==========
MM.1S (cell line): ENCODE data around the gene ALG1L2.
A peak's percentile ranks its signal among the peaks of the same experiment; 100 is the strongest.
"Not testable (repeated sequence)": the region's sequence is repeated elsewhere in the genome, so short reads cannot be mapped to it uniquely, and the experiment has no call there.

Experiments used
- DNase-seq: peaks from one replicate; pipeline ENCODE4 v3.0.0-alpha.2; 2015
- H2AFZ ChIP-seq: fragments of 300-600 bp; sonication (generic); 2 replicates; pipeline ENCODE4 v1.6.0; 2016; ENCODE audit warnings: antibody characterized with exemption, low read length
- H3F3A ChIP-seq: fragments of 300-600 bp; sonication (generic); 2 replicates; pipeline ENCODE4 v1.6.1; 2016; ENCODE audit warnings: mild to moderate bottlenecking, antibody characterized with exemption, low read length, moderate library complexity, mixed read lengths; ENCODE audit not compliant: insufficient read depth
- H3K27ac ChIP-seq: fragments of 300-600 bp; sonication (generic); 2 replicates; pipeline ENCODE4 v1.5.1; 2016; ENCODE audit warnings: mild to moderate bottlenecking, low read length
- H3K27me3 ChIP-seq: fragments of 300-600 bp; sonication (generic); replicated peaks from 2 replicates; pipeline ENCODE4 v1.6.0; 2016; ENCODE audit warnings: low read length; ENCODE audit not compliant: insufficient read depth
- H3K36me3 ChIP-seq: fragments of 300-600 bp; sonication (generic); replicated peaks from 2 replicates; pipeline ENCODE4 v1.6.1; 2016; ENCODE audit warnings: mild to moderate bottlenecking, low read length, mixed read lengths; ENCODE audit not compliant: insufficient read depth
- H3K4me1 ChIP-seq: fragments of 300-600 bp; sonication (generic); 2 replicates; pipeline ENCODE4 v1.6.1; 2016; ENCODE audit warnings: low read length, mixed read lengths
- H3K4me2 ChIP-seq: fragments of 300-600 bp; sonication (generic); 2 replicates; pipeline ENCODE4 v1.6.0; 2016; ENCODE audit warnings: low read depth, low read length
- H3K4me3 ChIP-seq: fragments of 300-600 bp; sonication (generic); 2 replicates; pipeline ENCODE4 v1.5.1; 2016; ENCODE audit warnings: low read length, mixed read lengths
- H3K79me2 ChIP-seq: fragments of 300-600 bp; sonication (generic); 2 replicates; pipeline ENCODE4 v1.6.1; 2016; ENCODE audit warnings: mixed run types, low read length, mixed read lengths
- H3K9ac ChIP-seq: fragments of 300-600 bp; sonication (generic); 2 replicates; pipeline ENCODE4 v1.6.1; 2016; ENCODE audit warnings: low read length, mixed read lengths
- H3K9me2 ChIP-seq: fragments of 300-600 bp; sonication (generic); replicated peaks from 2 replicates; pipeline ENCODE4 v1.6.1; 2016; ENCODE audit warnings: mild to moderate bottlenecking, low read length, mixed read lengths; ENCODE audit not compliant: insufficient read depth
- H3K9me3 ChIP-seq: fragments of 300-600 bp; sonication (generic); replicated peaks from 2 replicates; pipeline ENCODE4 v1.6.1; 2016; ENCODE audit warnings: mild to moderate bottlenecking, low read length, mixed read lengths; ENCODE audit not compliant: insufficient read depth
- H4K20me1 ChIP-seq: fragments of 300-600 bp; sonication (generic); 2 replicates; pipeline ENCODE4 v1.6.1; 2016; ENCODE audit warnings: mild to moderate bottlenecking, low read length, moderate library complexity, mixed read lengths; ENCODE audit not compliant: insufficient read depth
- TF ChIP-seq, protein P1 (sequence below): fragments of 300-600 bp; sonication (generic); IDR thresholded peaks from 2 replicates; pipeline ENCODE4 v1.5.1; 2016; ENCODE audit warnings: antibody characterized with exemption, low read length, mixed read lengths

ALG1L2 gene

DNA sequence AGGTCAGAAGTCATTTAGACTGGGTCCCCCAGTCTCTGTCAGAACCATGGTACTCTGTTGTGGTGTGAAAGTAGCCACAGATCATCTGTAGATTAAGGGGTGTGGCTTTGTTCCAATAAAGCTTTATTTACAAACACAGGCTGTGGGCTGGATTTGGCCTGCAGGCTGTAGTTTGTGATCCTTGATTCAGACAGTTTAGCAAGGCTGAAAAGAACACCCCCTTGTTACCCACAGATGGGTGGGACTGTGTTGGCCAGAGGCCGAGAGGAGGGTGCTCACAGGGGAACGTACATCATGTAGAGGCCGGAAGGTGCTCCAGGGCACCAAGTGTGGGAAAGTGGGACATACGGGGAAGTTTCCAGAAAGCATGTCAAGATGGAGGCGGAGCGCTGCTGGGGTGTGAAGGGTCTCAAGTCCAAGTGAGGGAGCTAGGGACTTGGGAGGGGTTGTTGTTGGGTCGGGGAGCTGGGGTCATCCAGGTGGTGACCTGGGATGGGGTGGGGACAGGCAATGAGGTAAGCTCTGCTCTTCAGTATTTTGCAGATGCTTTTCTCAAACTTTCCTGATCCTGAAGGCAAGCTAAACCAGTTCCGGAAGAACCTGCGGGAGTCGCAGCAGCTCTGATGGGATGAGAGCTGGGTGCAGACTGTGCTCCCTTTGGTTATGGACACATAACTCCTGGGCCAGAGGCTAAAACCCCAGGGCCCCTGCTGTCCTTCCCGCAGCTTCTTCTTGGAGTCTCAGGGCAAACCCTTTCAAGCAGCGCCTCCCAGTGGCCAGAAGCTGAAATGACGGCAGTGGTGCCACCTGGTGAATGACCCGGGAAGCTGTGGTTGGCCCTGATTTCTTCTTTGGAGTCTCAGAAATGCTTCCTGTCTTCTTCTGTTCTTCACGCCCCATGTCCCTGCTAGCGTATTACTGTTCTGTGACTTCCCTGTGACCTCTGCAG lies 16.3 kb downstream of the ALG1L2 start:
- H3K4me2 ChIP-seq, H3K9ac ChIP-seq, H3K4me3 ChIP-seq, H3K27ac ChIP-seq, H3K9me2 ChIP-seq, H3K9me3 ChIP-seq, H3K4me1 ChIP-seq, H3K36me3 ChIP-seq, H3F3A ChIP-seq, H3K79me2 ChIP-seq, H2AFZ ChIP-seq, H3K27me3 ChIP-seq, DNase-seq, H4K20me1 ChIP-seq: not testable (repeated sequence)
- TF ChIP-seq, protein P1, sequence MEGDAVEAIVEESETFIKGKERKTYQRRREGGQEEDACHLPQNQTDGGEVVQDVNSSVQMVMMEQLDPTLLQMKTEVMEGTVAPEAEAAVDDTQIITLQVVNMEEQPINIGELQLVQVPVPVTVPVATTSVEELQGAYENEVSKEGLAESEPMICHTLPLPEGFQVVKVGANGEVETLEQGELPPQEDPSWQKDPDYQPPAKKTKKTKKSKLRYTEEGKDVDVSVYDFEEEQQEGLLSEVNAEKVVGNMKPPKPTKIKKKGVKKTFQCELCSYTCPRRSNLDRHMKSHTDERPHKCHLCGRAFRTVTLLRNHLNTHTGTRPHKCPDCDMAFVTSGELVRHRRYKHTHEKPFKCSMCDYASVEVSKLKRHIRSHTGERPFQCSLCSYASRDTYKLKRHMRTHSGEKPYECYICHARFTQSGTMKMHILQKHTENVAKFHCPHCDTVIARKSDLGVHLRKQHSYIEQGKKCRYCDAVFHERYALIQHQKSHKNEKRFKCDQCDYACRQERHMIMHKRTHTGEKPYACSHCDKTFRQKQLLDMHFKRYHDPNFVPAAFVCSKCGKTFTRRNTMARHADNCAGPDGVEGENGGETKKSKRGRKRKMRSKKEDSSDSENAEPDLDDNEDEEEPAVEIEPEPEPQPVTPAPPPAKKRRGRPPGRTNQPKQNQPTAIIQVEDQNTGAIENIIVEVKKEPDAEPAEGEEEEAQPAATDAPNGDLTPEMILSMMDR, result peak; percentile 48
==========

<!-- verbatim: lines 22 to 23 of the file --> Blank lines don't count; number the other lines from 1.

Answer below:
- H3K4me2 ChIP-seq, H3K9ac ChIP-seq, H3K4me3 ChIP-seq, H3K27ac ChIP-seq, H3K9me2 ChIP-seq, H3K9me3 ChIP-seq, H3K4me1 ChIP-seq, H3K36me3 ChIP-seq, H3F3A ChIP-seq, H3K79me2 ChIP-seq, H2AFZ ChIP-seq, H3K27me3 ChIP-seq, DNase-seq, H4K20me1 ChIP-seq: not testable (repeated sequence)
- TF ChIP-seq, protein P1, sequence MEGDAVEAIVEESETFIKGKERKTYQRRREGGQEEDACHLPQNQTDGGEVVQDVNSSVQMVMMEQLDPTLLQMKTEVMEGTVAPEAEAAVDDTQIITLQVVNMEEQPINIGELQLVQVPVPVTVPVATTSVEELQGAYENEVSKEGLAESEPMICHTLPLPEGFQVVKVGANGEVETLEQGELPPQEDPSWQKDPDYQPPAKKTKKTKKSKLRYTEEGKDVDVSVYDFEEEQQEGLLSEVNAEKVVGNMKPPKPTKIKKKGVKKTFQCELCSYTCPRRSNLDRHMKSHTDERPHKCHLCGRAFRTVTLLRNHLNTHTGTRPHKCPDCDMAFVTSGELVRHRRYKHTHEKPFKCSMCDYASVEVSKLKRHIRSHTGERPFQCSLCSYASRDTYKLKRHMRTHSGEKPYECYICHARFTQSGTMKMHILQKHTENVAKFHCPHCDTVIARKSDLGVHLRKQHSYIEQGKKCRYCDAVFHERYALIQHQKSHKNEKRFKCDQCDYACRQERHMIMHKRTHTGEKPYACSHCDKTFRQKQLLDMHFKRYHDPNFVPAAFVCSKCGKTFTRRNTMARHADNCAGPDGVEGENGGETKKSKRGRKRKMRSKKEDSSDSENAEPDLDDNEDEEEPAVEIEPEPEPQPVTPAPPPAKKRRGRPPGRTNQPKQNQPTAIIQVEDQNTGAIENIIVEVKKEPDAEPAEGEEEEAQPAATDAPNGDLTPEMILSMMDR, result peak; percentile 48